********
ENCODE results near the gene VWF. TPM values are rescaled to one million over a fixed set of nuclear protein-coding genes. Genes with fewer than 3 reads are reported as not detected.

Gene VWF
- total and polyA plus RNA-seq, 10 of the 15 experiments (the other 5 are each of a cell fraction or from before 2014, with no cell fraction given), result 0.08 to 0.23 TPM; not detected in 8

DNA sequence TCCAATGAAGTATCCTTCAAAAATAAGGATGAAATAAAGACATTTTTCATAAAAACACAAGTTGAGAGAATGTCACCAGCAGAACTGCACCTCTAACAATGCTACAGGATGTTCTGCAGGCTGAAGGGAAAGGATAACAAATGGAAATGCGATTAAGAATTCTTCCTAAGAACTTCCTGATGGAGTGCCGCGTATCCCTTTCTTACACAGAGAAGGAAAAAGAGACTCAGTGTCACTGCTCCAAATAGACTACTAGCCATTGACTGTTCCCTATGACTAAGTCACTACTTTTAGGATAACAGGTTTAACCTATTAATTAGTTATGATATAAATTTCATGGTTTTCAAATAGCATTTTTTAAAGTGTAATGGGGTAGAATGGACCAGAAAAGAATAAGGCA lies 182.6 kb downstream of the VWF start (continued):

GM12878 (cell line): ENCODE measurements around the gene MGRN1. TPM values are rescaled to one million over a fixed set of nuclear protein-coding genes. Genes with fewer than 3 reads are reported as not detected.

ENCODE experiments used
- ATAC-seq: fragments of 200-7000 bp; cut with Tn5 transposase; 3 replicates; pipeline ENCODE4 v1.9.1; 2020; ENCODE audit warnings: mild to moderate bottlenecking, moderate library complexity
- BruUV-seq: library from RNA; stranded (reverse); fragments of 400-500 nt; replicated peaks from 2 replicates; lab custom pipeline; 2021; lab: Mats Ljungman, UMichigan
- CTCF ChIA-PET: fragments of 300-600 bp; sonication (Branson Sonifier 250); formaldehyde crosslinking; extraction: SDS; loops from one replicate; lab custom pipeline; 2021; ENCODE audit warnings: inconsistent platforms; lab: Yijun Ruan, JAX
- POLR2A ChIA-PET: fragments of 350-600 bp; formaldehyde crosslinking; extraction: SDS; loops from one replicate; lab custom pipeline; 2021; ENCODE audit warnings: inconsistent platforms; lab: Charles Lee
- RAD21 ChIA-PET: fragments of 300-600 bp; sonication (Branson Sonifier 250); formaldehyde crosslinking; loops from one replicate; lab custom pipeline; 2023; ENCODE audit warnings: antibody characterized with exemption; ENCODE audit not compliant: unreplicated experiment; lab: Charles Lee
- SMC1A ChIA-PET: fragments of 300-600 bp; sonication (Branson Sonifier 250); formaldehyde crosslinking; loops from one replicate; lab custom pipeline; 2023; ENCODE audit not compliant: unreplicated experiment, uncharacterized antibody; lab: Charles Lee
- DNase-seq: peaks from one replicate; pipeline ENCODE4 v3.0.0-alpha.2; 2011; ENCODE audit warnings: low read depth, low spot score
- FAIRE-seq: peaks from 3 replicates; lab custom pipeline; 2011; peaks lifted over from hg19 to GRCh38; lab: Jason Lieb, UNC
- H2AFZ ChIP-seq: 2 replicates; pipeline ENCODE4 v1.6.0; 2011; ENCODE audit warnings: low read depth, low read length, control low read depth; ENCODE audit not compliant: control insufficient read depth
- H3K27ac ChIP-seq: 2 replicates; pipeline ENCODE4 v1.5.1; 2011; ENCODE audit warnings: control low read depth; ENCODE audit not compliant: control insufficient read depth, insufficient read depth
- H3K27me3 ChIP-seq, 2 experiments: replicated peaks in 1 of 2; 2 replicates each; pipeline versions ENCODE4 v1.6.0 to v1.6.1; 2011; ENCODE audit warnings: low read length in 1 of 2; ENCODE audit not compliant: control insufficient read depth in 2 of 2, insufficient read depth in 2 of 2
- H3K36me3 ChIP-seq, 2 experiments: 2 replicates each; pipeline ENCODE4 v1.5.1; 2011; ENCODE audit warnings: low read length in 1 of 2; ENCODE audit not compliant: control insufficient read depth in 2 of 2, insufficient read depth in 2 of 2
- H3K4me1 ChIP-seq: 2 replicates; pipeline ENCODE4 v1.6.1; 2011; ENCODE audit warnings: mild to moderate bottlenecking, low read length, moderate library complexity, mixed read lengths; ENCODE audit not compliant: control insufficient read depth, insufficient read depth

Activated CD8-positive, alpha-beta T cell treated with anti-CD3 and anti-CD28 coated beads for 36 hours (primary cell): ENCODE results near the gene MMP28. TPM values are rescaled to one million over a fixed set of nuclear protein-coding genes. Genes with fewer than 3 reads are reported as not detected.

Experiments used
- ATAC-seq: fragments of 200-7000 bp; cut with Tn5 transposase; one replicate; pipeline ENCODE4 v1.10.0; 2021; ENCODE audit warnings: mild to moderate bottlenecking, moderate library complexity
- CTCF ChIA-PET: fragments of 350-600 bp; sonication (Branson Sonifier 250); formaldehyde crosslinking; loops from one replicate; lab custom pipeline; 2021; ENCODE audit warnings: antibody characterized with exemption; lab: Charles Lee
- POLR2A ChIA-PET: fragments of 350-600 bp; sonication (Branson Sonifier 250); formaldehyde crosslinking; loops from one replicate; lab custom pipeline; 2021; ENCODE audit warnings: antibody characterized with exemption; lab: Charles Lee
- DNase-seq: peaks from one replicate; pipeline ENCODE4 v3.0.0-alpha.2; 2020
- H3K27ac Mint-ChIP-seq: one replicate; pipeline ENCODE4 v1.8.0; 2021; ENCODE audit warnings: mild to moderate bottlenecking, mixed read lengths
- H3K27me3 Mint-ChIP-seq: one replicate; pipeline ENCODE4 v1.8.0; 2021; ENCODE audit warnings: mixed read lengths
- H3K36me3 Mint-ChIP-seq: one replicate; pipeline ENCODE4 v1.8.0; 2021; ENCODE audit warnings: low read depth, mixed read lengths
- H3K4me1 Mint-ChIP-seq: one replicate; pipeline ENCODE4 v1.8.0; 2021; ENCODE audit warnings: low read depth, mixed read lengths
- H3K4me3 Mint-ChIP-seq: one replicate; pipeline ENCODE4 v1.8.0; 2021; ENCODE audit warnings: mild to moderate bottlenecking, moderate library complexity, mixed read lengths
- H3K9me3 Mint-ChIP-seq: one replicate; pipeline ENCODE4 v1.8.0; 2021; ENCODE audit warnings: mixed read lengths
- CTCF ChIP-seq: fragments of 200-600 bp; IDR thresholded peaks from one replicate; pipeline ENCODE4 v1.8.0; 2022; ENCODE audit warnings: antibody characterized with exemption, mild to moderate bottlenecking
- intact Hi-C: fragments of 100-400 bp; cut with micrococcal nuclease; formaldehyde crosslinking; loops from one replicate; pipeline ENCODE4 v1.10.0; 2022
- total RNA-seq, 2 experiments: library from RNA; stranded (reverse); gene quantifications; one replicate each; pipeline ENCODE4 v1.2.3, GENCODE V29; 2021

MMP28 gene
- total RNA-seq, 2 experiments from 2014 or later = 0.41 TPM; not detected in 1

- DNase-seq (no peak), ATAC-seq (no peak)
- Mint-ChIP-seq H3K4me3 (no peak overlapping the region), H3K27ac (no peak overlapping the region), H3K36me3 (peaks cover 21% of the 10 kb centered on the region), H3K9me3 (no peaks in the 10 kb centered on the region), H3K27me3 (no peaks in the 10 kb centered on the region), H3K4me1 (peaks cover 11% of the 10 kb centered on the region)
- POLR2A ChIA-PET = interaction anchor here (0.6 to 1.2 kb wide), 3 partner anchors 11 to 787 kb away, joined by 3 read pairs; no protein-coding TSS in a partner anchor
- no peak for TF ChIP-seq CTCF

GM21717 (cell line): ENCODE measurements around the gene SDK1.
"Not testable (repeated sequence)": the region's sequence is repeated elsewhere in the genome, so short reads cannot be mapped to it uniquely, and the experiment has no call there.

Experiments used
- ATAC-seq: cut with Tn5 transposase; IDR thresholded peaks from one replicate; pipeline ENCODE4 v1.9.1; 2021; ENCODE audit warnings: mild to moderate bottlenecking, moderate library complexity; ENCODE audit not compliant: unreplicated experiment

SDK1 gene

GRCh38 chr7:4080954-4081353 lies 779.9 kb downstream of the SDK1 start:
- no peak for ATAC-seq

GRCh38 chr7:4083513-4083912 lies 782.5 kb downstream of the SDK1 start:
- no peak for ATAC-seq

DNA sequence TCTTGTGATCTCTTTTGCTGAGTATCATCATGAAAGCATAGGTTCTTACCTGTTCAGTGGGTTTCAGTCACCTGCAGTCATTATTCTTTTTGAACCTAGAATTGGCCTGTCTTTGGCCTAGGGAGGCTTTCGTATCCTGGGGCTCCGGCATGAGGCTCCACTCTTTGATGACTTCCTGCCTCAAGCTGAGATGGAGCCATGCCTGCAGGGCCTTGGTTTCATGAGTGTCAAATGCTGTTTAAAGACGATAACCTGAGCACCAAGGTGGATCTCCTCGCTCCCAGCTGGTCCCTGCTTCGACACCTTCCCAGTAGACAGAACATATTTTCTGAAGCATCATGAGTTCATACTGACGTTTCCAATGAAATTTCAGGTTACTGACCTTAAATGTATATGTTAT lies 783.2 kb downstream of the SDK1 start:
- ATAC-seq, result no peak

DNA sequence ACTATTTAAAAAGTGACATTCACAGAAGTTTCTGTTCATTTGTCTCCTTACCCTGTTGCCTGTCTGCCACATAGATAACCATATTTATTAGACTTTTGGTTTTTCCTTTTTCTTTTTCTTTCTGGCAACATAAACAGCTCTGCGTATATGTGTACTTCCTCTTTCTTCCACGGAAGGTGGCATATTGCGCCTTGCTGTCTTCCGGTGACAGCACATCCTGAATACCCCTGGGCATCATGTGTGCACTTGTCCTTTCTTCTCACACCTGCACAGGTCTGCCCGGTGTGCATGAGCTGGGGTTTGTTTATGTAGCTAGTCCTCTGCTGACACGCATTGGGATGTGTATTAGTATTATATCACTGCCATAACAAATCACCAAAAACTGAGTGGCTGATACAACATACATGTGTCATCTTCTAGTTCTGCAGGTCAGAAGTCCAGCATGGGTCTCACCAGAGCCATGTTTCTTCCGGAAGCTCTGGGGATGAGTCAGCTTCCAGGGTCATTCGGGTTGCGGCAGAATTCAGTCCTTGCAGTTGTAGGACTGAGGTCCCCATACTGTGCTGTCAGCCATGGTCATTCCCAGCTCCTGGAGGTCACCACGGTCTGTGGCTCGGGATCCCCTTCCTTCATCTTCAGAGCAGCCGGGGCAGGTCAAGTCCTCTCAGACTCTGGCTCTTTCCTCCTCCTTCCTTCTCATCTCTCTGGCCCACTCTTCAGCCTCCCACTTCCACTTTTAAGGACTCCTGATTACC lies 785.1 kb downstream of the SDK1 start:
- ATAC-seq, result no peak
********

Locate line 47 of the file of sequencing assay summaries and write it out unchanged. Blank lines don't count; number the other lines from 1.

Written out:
- no peak for ATAC-seq